SUP Magazine - - Foreword - — WILL TAY­LOR

A short, sun-browned man ap­proached as I was loading­ing up after a re­cent Sup-surf ses­sion at San Onofre, just south of San Cle­mente, Cal­i­for­nia. He wanted to talk cars. But what caught my at­ten­tion was the mas­sive tat­too that read “San Cle­mente” sprawled across his chest like heavy-gauge chain link. This guy ob­vi­ously loved where he was from.

I can ap­pre­ci­ate that kind of ded­i­ca­tion to a place you rep­re­sent. A place that shaped you. I’m de­fifinitely even a bit jeal­ous, since I’m not tech­ni­cally a ‘lo­cal’ any­where. I’m from a town on the south­ern Ore­gon Coast that cer­tainly gen­er­ates proud lo­cals—and I’m cer­tainly proud of grow­ing up there—but I moved away at 18 and thus lost the priv­i­lege of ink-on-chest cred­i­bil­ity.

Any trav­el­ing pad­dler can un­der­stand that it’s hard to rec­on­cile the de­sire to put down roots with an urge to keep mov­ing. In years of trav­el­ing and call­ing difff­fer­ent places home, I’ve been the brunt of bad lo­cal­ism, the clas­sic “get-the-hell-out-of-my-surf-spot” en­coun­ters. But more of­ten than not, lo­cals have wel­comed me with open arms. There’s some­thing spe­cial about standup pad­dling—a kind of no-ego trib­al­ism that cul­ti­vates open­ness. I’ve been guided down hairy white­wa­ter in the Sierra Ne­vada, shown se­cret surf spots in Tahiti and taught the in­tri­cate paths through reefs while down­wind­ing on Maui, all by pad­dlers who were will­ing to share what they knew.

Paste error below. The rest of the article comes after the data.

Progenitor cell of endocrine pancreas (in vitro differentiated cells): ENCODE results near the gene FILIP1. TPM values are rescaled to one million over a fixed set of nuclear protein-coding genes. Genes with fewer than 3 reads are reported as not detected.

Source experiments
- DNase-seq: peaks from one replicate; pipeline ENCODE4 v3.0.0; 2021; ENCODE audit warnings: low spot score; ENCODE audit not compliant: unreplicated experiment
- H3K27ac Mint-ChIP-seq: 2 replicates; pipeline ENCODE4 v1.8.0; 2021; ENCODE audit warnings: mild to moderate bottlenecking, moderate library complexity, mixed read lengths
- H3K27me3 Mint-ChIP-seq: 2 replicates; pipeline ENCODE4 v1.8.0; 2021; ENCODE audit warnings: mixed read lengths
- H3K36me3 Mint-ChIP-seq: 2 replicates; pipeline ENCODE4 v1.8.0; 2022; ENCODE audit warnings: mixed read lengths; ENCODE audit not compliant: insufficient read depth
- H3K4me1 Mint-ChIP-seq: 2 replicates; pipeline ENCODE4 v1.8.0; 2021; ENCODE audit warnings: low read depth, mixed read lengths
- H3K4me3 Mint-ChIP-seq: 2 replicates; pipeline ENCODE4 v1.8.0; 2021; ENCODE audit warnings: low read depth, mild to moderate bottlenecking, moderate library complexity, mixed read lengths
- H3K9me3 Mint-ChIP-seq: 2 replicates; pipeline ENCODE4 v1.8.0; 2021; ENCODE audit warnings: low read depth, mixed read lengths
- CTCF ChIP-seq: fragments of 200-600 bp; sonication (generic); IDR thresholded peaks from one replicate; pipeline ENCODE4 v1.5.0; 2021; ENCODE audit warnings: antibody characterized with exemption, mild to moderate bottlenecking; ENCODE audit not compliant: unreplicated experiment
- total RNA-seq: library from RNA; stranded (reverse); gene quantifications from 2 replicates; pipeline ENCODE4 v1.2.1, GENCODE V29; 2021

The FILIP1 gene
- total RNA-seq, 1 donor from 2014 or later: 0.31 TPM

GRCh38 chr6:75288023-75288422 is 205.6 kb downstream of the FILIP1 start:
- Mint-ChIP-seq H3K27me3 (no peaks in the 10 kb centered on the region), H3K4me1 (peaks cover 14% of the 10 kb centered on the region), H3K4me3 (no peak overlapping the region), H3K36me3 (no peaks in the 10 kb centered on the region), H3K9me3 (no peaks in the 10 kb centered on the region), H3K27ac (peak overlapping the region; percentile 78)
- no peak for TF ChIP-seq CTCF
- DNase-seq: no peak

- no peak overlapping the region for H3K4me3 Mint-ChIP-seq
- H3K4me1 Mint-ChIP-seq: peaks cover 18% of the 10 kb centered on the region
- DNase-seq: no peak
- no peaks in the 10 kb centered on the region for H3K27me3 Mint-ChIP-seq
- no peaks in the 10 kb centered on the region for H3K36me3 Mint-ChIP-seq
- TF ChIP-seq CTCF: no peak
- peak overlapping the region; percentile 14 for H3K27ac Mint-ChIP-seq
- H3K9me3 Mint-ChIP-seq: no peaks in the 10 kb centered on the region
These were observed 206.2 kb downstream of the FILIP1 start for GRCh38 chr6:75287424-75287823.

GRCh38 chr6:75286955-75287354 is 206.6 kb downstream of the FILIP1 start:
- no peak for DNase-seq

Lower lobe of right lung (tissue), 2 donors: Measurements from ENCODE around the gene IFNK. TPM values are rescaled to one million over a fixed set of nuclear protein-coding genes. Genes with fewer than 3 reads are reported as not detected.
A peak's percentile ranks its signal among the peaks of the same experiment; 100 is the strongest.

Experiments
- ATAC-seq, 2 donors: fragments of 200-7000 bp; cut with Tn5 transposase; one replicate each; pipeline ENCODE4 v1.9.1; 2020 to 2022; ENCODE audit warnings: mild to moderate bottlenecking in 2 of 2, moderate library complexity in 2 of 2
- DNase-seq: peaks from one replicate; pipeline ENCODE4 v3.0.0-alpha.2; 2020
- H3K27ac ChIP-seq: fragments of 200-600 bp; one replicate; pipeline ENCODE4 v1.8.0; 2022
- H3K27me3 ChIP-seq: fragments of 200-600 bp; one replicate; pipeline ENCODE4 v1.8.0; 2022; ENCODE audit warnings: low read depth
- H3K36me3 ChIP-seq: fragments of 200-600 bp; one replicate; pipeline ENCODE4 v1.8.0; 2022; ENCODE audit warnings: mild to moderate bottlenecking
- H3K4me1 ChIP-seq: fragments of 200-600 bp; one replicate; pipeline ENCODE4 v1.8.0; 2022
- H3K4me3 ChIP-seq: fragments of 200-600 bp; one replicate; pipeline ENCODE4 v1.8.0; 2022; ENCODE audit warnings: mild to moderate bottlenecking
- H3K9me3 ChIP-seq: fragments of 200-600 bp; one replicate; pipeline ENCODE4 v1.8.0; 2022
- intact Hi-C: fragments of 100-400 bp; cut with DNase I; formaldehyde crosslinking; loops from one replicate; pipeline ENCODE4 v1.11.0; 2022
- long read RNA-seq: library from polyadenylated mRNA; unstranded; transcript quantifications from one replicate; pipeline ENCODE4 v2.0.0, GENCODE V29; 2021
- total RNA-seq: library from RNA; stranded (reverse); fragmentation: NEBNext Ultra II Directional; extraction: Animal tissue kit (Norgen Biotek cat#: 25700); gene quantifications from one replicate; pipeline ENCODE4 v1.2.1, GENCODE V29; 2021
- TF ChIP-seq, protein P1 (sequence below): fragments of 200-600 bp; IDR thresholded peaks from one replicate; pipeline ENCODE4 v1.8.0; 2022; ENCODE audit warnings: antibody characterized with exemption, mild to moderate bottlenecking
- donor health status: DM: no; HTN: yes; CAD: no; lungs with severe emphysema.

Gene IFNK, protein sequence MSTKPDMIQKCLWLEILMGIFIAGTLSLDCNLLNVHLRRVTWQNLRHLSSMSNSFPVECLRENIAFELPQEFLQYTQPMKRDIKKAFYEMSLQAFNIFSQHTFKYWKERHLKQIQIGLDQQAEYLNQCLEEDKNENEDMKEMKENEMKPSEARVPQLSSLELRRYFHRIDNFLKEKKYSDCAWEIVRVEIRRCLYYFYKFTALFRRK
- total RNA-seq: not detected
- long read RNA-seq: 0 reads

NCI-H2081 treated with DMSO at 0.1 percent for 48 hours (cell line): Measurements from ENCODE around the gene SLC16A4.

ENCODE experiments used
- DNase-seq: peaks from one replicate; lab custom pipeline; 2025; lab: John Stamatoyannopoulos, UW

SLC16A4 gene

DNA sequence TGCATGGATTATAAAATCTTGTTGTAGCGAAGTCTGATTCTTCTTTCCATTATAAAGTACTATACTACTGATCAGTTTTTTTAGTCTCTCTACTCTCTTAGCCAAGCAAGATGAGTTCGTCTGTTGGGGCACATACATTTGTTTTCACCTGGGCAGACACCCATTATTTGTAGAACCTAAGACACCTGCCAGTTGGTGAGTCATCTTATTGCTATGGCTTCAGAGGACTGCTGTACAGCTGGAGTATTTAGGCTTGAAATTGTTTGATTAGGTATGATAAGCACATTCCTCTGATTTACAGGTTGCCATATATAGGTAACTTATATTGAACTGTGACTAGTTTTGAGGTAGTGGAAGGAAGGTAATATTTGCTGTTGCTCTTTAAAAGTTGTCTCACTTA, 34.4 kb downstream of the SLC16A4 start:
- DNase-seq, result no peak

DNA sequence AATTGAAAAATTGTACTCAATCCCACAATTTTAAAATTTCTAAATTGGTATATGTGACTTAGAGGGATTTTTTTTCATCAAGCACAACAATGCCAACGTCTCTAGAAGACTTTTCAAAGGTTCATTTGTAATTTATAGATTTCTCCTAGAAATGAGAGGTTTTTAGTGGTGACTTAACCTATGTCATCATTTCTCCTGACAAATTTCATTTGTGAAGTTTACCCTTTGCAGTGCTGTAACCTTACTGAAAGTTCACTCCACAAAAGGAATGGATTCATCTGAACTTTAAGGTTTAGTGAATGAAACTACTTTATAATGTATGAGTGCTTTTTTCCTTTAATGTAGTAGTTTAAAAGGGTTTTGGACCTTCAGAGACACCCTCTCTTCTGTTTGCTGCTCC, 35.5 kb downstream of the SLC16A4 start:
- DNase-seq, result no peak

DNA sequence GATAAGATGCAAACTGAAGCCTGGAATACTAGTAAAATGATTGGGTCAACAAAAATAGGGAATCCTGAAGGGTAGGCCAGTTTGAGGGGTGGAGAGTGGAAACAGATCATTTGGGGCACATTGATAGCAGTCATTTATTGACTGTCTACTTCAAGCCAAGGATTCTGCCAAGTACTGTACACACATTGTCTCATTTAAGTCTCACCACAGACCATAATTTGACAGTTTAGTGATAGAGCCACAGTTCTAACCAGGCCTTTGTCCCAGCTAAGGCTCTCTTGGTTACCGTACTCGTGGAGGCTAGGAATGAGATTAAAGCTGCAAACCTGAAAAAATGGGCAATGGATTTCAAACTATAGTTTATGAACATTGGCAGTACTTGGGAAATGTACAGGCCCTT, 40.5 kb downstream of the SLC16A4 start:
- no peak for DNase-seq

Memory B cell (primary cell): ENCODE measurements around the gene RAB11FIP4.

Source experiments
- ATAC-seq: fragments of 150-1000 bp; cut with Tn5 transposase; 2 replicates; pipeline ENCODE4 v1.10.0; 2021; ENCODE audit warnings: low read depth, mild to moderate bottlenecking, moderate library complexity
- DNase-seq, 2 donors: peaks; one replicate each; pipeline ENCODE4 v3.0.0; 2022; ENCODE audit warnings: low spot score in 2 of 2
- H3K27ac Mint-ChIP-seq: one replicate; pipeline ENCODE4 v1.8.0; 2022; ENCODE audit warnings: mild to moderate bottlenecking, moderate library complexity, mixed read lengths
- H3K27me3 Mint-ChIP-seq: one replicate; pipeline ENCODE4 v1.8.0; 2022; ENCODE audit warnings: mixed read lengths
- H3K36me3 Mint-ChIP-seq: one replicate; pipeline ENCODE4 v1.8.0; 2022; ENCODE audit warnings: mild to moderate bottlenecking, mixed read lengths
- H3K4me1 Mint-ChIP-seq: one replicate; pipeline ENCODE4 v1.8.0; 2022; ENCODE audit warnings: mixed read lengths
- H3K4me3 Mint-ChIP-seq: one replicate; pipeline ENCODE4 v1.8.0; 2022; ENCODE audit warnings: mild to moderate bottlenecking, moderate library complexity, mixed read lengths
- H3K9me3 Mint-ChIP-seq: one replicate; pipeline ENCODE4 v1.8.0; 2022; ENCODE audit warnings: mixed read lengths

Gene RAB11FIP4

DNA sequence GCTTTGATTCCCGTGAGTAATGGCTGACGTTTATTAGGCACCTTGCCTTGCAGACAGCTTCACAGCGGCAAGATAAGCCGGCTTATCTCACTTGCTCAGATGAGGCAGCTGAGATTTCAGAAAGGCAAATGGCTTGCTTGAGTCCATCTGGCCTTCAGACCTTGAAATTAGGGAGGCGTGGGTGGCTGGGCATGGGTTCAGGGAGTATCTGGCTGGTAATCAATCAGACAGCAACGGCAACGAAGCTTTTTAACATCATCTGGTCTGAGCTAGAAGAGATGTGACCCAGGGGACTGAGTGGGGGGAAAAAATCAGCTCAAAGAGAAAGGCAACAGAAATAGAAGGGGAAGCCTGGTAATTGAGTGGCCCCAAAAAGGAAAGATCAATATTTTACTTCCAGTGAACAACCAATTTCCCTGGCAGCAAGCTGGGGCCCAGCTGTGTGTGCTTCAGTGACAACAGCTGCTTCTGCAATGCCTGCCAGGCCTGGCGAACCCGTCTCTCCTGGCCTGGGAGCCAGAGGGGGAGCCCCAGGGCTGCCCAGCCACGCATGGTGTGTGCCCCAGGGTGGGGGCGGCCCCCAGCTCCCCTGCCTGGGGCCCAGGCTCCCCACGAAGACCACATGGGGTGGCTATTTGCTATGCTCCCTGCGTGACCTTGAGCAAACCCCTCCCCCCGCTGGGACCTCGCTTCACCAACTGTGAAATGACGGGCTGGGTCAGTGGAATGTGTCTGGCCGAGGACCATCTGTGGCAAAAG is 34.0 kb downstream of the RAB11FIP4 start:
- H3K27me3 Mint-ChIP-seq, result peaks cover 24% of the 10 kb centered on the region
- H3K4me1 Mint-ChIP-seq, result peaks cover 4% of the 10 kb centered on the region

That give-re­spect/gain-re­spect brand of lo­cal­ism is one worth cel­e­brat­ing. And it’s how we’ve al­ways treated our travel con­tent—rather than keep­ing se­crets and clos­ing offff the best the sport has to offf­fer, we work hard with lo­cals to re­spect­fully share knowl­edge as a way to open doors and pro­vide ac­cess to new ad­ven­tures and pos­si­bil­i­ties.

When SUP stafff­fers Jack Ha­worth and Aaron Sch­midt went to Puerto Rico, they took that ex­act ap­proach: stay­ing hum­ble, lis­ten­ing and wit­ness­ing the peo­ple and the pas­sion for their home and this sport. They flflew back from the is­land with more than a fea­ture on re­cov­ery from Hur­ri­cane Maria (read it on p. 54). The ir­re­press­ible pad­dlers they profi­filed did not turn their backs. In­stead, they opened their homes, shared their waves and ex­posed them to a new way of see­ing life and en­joy­ing the water.

In that vein, we profi­file the eight con­tenders of our 2018 Pad­dle Town Bat­tle on p. 44, the fi­fi­nal­ists de­ter­mined by pas­sion­ate pad­dlers from SUP com­mu­ni­ties around the world. If you’re search­ing for places to be­come a lo­cal, these are good places to start (and if you al­ready live in one, you’re lucky).

Some­day my wife and I will set­tle in and re­ally be­long to a lo­cal com­mu­nity. Un­til then we’ll keep on re­ly­ing on the friendly strangers and warm com­mu­ni­ties of fel­low pad­dlers will­ing to share a taste of theirs. Thanks for the hos­pi­tal­ity.

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